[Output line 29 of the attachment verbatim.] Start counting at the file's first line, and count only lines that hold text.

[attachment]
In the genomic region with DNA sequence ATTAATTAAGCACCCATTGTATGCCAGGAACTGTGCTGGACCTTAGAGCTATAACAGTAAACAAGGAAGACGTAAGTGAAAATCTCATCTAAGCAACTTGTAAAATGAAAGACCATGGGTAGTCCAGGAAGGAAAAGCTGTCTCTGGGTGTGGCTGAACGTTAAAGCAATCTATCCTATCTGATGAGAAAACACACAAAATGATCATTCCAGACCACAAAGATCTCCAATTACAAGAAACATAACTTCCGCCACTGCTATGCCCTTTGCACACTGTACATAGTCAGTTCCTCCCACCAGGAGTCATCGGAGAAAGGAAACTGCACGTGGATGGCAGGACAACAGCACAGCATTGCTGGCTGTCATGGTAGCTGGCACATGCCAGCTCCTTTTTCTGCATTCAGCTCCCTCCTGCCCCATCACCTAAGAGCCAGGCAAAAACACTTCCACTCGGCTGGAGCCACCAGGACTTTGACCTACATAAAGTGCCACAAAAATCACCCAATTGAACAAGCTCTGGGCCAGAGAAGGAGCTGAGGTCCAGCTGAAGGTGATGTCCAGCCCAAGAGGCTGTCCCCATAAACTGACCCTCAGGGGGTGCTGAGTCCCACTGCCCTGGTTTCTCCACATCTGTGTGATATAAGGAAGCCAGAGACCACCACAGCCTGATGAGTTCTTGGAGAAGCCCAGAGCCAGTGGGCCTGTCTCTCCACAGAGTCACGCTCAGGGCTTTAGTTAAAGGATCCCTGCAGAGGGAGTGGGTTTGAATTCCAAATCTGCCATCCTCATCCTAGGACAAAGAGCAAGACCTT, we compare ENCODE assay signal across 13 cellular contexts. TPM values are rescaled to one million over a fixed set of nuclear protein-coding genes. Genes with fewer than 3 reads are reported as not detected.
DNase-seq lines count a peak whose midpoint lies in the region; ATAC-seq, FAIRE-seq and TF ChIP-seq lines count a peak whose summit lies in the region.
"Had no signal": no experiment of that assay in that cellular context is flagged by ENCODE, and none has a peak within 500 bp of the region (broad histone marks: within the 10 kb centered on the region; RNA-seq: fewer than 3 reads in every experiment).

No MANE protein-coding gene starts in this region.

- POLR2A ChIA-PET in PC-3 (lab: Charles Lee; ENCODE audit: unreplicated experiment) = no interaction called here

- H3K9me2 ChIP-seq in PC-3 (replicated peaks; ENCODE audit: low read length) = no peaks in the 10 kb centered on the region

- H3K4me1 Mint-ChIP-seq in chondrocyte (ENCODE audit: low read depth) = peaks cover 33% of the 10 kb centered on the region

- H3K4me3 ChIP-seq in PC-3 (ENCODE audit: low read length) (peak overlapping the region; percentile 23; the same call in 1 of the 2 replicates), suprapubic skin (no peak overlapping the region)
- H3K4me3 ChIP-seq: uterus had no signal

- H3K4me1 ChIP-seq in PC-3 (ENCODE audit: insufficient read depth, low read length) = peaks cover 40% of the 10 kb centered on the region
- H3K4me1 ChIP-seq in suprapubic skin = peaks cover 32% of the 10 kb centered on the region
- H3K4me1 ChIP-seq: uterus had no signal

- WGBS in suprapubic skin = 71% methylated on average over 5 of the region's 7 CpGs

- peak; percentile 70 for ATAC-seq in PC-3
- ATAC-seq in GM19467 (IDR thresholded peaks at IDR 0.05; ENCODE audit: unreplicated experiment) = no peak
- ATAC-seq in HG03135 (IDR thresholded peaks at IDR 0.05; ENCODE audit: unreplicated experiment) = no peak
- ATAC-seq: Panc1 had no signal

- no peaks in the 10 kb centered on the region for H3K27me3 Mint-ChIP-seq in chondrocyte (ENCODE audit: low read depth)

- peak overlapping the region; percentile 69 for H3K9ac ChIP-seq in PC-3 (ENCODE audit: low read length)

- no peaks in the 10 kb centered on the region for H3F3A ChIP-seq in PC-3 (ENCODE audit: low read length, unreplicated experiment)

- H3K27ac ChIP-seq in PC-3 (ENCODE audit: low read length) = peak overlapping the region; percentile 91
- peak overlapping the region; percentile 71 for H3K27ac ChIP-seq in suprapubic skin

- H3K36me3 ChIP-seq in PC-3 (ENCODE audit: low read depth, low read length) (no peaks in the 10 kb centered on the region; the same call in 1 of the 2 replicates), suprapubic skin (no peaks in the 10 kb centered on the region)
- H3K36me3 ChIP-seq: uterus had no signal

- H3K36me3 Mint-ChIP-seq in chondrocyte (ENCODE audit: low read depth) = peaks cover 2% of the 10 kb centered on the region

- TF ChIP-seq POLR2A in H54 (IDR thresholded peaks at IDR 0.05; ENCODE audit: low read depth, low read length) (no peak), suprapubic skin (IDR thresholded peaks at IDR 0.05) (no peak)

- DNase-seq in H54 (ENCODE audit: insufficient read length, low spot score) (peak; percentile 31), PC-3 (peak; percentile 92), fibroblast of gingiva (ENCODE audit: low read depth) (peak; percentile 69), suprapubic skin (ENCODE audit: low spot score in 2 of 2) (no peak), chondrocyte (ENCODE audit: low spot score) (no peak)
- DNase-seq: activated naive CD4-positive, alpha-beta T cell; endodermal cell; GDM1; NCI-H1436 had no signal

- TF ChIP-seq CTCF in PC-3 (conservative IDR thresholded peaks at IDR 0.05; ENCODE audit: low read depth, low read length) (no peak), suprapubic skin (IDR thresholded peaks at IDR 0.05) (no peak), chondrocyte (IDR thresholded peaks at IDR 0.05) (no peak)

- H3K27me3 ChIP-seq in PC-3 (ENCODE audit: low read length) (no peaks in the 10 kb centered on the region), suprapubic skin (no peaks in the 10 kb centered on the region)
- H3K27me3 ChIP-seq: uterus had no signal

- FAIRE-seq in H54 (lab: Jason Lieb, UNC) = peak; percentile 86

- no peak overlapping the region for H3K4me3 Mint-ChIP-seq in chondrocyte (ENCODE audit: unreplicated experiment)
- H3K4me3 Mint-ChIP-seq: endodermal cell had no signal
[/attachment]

- TF ChIP-seq CTCF in PC-3 (conservative IDR thresholded peaks at IDR 0.05; ENCODE audit: low read depth, low read length) (no peak), suprapubic skin (IDR thresholded peaks at IDR 0.05) (no peak), chondrocyte (IDR thresholded peaks at IDR 0.05) (no peak)